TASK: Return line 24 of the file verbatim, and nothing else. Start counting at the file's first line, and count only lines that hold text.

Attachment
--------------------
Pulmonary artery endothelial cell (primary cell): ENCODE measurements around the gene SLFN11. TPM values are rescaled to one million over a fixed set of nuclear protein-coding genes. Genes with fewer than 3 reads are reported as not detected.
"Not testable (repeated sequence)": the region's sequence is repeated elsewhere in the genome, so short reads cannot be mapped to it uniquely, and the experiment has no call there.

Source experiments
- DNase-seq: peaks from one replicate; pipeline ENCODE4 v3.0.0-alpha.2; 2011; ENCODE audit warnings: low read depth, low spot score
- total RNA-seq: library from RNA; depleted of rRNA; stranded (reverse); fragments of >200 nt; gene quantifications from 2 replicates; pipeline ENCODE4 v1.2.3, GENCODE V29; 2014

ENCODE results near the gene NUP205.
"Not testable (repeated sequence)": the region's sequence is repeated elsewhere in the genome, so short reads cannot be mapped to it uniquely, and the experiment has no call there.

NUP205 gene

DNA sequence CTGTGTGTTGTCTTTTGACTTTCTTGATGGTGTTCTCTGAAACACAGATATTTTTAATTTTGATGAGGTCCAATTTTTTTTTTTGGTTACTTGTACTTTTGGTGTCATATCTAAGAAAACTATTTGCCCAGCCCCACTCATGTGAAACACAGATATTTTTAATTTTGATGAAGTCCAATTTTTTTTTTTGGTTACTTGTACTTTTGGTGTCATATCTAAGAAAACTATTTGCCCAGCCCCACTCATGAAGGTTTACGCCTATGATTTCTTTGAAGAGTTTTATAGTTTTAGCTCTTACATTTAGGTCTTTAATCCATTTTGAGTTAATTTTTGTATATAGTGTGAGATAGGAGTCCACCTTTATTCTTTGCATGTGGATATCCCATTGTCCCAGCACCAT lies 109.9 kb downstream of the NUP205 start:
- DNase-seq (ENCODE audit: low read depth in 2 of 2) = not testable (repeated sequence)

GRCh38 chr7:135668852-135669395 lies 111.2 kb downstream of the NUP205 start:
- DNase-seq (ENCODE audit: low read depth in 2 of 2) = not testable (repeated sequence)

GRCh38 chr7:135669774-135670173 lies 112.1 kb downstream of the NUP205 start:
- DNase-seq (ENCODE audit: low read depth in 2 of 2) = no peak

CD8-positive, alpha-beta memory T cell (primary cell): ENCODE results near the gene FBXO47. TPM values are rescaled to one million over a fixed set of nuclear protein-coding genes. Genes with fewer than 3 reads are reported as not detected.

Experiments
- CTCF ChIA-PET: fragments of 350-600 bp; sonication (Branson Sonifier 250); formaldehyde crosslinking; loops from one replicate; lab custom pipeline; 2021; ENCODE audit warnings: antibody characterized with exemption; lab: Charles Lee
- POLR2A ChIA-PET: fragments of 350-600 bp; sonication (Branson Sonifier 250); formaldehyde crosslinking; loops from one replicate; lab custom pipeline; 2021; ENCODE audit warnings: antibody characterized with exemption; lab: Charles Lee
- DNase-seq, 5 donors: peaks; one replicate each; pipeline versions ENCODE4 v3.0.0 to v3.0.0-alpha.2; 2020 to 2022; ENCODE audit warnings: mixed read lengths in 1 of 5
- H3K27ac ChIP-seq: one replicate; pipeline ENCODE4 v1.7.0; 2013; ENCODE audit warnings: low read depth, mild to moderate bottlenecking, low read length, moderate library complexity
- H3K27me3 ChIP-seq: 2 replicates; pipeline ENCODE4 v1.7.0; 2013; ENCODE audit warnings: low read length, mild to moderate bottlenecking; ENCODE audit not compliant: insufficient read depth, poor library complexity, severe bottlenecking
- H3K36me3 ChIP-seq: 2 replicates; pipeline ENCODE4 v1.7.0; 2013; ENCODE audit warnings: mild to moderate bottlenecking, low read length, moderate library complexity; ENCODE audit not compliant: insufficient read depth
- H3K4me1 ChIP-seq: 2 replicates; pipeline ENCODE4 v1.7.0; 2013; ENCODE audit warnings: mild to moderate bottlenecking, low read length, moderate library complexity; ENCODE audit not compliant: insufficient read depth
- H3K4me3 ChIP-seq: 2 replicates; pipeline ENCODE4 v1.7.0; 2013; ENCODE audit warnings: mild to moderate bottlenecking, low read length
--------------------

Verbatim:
- H3K4me3 ChIP-seq: 2 replicates; pipeline ENCODE4 v1.7.0; 2013; ENCODE audit warnings: mild to moderate bottlenecking, low read length